Ancient tradition spells doom
Powdered rhino horn has been a staple of Chinese and Vietnamese medicine for millennia. Previously given to patients with fever, there’s now a belief that it can cure cancer. Combine this erroneous belief with the new cash in emerging Asian markets and the readiness of organised crime to provide, then you have a recipe for disaster.
The rhino horn is composed of the very same proteins that build human hair and fingernails. Unsurprisingly, scientists maintain that there’s no evidence to support its use as a medicine. Nevertheless tradition holds steadfast even in the face of proof and all attempts to convince Asian customers of this science fall on deaf ears.
Rhino poaching statistics rocket
The trade in rhino horn has been ruled illegal under international conventions. As it now is estimated to earn around $65,000 per kilo, putting in the exact same class as narcotics, diamonds and precious metals, organised crime has’zeroed in’. They are also able to use modern methods to secure their kills, such as helicopter raids and night vision technology.
Game wardens have been overwhelmed by the power of the onslaught. The morning brings the bloody sight of yet another victim with its own horn sliced-off. The animal usually dies due to the attack, though a handful can heal their wounds and recover.
Naturally there has been a massive increase in the poaching statistics. Only a few years ago conservationists were less than delighted to report that 10-15 rhinos were being killed annually. But now the most recent figures for South Africa alone demonstrate that 668 animals were massacred last year. The poachers don’t discriminate between adults, juveniles and pregnant females.
The fightback Persists
Conservationists and game reserves are fighting tooth and nail to save the rhino from extinction. They are working to increase cooperation and coordination between the various conservation groups, enforcement agencies and landholders. Policing has also been improved with improved instruction, use of sniffer dogs and increased patrols.
De-horning of their rhinos was carried-out by some game reserves. However, there remain some concerns about whether this is good practice. The horn’s length plays a role in the animals’ pecking order, so removing the horn may interfere with social interaction. Also, some de-horned animals are slaughtered nevertheless. This could be pique on behalf of the poachers, or possibly they don’t want to risk pursuing the exact animals on future searches.
Game reserves also have begun to foster baby rhinos that have lost their mothers due to poaching.
The UK has led global talks resulting in an agreement to decrease the rhino horn trade, in addition to battling the erroneous belief in its value as a curative.
In April last year a number of African stakeholders participate in a summit in Nairobi, led by the Kenya Wildlife Service and the African Wildlife Foundation. Delegates agreed a four-point plan of action to fight rhino poaching.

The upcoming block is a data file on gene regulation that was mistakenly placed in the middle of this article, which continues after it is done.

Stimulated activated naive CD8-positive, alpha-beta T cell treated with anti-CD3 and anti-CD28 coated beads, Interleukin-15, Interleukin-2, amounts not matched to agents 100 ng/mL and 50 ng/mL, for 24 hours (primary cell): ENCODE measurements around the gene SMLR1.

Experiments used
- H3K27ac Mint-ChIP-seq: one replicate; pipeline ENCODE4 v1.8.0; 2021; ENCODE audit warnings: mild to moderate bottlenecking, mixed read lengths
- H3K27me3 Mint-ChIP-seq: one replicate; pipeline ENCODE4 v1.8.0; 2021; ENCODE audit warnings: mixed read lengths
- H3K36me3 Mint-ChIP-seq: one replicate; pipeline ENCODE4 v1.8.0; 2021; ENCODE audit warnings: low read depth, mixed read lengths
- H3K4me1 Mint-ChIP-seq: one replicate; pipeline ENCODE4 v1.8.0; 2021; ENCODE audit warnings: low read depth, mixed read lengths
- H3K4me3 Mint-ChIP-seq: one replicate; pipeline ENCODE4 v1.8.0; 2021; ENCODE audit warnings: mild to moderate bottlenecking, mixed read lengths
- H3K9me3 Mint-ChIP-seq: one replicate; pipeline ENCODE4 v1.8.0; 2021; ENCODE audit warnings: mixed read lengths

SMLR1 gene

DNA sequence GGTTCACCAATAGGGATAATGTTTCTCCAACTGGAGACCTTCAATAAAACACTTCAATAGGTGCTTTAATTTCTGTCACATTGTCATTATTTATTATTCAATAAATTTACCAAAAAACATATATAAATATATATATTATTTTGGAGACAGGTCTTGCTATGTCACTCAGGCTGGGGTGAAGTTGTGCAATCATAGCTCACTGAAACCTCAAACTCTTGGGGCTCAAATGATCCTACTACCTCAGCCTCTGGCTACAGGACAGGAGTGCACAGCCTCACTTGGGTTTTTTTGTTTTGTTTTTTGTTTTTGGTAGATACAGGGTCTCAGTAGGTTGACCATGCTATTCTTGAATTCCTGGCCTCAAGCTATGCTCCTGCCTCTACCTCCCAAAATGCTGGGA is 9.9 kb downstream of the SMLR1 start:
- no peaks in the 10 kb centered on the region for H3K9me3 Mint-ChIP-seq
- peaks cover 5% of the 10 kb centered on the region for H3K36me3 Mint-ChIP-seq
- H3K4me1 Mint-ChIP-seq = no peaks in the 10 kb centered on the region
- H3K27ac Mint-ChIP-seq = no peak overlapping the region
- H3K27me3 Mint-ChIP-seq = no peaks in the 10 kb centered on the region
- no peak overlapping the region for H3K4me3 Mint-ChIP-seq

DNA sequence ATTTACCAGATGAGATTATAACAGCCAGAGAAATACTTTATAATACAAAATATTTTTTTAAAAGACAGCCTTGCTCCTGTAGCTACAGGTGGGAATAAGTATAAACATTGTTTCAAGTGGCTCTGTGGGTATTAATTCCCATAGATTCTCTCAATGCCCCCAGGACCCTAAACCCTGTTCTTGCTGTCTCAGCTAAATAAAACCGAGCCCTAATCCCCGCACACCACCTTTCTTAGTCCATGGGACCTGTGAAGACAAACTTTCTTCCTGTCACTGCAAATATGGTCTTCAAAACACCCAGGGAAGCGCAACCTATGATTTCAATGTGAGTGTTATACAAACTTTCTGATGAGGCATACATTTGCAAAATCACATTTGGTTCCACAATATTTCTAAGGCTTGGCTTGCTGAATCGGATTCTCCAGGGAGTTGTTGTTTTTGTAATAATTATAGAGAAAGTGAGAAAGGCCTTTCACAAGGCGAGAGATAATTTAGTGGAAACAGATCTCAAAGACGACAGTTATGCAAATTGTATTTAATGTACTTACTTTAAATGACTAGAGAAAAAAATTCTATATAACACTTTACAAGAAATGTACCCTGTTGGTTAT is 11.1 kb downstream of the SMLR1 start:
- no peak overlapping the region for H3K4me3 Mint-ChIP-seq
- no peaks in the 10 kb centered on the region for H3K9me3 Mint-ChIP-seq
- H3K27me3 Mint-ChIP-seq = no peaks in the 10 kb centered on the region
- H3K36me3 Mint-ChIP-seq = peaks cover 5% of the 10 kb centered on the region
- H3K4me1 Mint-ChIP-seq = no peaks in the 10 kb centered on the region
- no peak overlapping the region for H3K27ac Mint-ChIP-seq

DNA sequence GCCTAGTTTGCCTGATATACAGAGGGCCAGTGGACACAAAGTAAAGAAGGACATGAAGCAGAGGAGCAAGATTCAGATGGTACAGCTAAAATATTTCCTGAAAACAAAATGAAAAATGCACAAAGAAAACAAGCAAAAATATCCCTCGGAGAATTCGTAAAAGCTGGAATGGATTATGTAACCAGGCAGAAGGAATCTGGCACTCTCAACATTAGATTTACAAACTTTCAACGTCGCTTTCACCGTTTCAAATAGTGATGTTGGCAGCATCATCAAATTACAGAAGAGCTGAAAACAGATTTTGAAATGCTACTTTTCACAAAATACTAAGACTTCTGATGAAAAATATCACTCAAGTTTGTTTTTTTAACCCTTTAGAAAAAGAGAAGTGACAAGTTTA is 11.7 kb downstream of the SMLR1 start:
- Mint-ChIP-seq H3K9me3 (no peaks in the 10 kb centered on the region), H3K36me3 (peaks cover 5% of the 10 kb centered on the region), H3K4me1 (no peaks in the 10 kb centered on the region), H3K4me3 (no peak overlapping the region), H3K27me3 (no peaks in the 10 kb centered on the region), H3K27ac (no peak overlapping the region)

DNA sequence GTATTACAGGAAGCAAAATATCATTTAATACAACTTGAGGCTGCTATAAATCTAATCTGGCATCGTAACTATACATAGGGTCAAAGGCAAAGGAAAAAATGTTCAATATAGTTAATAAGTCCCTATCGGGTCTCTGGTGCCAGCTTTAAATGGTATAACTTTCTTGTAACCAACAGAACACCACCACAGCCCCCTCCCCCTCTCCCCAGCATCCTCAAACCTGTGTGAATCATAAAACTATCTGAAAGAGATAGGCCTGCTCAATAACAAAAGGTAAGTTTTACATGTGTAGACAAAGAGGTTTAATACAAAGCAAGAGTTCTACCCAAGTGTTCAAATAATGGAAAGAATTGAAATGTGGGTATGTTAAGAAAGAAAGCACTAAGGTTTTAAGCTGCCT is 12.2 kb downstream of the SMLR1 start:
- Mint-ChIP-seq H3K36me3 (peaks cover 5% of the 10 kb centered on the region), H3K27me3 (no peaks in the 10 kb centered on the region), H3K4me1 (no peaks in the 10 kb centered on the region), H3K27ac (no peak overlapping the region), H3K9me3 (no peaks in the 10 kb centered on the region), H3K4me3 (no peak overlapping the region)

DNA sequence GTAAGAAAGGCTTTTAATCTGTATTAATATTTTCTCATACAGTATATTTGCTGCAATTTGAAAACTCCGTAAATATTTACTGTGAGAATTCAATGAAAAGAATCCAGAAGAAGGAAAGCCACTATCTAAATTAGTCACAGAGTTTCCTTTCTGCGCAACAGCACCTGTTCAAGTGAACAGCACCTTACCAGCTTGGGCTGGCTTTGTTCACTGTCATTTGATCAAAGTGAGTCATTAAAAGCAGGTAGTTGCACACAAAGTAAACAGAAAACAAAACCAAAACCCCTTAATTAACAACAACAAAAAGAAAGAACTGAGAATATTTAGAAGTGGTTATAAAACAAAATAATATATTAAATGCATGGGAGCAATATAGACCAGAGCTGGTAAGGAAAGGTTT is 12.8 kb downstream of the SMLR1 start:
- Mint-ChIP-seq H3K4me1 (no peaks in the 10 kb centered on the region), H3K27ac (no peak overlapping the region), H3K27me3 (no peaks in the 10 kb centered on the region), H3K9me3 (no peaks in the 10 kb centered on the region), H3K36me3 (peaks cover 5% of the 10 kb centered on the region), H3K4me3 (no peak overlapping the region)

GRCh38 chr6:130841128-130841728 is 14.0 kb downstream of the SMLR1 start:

The Section 24 Rights Coalition is demanding that the South African authorities ceased issuing licences for trophy hunting. It is said that an investigation is required into possible abuses of this system. That said, the SA government did announce last year that there could be tighter regulation on hunting. They also said that microchips would be used, along with DNA profiling, to be able to detect bogus searches.
Conservationists are optimistic that a recent deal between South Africa and Vietnam could be the start of serious attempts to reduce poaching. The 5-year agreement covers seven chief features of cooperation, including the security of SA’s biodiversity and compliance with the international conventions to protect species. (In 2008 a Vietnamese diplomat was filmed receiving illegal rhino horn out his embassy in SA.)
This saw delegates instructed to introduce measures to reduce the demand for rhino horn.
The steadfast refusal of Vietnamese and Chinese customers to be persuaded that the horn isn’t medicine is driving some radical thought.
A group of researchers is saying that the illegality of trading in rhino horn has only served to boost rhino poaching by limiting its availability. They’ve suggested that the previously taboo subject of shaving horn out of live animals should be seriously considered.
This notion has a parallel in crocodile farming, which the researchers say has served to help preserve the species. The lifting of the taboo on talks was also suggested at the Cites conference in March by South African delegates. But it’s hotly contested by some conservationists who say it would have the reverse effect of raising demand. They also point to the effect of private game reserve owners who would make huge sums of money from such a practice.
Save the rhino!
All the initiatives described here show a determination to save the rhinoceros. However, the wholesale killings continue apace and there are fears that the species is really heading for extinction. If significant progress isn’t made in the fight against poaching, then this could happen within the decade.
Surely the world cannot miss this magnificent animal.